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Vision Res. 1995 May;35(10):1447-58.

Saccadic eye movements while reading music.

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Physiological Laboratory, University of Cambridge, England.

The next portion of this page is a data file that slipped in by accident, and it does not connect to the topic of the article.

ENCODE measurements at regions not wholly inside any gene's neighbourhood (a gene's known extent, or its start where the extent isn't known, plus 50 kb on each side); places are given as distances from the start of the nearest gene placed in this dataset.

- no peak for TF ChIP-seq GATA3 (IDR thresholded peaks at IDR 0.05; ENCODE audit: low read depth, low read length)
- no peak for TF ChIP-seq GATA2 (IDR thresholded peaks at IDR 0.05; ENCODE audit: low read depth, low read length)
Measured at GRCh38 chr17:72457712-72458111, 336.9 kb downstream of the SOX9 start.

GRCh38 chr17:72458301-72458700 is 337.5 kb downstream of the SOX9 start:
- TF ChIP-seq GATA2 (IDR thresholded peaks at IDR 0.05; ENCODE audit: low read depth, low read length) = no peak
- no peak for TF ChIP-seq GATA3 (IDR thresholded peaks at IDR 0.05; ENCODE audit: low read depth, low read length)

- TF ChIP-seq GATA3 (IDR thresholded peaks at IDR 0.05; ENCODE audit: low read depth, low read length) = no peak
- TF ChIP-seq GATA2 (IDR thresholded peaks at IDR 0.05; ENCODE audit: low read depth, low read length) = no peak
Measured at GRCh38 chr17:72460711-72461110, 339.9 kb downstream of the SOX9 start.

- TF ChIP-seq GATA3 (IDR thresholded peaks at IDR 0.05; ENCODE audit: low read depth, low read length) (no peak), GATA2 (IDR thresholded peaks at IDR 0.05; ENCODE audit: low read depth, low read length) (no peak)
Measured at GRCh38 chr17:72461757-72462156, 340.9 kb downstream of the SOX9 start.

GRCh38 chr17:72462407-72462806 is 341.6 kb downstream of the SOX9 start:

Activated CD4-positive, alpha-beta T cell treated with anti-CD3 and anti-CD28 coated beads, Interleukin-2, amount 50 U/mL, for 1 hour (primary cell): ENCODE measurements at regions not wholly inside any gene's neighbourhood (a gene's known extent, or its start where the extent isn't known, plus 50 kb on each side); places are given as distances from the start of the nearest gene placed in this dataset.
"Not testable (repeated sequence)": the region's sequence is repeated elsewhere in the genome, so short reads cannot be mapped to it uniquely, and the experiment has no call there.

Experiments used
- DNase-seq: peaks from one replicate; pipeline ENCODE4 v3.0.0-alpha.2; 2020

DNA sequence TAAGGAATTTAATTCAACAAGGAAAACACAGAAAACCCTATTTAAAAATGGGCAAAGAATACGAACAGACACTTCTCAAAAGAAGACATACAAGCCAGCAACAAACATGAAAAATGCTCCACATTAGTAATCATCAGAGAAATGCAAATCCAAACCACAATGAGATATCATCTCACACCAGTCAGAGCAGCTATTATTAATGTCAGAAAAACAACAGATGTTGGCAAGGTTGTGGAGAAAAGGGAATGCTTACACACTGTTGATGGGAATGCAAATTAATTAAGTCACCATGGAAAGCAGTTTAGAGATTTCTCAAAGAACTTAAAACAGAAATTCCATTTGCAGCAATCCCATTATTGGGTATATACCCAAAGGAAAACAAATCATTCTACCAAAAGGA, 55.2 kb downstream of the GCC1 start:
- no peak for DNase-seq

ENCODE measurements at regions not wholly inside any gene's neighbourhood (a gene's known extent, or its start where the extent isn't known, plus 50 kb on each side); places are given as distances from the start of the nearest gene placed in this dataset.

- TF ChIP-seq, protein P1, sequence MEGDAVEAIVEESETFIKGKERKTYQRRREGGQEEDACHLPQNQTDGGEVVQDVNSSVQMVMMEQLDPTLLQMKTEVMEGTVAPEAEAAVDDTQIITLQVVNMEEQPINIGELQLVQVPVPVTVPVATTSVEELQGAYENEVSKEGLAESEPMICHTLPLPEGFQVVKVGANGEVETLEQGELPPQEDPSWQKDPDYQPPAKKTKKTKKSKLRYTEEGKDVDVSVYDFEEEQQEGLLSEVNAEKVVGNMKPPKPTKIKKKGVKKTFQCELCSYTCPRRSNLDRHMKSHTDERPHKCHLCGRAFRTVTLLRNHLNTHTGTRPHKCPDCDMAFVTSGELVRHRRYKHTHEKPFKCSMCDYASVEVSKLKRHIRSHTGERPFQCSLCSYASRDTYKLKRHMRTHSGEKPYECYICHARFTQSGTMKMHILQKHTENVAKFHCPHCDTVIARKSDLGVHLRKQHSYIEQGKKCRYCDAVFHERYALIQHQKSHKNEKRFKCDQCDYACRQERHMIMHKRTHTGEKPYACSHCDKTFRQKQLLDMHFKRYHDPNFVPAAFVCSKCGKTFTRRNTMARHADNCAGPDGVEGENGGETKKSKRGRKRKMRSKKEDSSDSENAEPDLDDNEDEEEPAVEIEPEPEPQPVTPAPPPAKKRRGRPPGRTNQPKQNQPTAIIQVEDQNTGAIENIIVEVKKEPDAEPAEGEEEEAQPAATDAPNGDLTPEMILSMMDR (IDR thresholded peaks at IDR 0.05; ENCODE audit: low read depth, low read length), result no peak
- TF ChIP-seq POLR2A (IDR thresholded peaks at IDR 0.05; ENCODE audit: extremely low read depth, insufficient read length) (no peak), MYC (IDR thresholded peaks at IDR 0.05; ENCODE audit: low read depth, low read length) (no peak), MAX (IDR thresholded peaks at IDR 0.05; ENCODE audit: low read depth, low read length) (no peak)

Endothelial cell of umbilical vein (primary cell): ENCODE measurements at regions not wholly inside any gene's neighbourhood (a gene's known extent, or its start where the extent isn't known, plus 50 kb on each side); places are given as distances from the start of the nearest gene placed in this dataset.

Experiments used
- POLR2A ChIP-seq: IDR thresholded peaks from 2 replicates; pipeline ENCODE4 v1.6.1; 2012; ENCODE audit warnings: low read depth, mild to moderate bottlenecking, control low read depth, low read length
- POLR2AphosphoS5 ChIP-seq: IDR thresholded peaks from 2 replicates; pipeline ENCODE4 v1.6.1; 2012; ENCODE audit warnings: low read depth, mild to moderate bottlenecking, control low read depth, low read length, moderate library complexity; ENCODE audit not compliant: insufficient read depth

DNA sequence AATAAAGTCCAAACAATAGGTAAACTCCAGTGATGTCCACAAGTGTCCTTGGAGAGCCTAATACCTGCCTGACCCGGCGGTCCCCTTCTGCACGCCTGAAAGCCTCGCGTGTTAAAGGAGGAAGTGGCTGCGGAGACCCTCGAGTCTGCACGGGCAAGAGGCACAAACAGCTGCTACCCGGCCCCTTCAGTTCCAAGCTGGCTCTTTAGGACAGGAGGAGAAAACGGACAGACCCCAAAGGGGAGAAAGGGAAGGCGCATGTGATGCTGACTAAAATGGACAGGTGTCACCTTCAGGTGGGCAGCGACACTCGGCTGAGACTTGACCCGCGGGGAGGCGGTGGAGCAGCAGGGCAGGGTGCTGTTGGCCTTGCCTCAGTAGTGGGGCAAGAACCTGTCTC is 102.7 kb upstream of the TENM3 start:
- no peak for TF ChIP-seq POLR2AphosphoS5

Subjects' eye movements were measured whilst they read and performed lines of music consisting of rhythmic information only, in conventional musical notation. The relationship between the spatial pattern of the notes displayed and of the fixations made in reading them is stochastic, and similar to that in ordinary reading, but with a tendency to fixate salient details of the notation such as notes and barlines rather than the spaces in between. Shorter notes are less likely to be fixated than longer ones, and this is determined by their performance length rather than their visual appearance. Despite the timing constraints imposed by the music, the time of execution of individual saccades appears to be entirely unrelated to the time of the execution of elements of the performance itself. However, as the tempo of performance of a given piece of music is increased, the average time between saccades decreases but their mean amplitude increases. These observations suggest a new model of the oculomotor and perceptual processes involved, in which an central, iconic representation of the fixated image is internally scanned and interpreted to a given criterion of accuracy, the scan ending when this criterion cannot be reached, and this end-point determining the position of the next fixation. It is proposed that the fullness of the buffer between the perceptual and motor processes determines the strictness of the criterion which is adopted, and hence the amplitude and timing of the eye movements.

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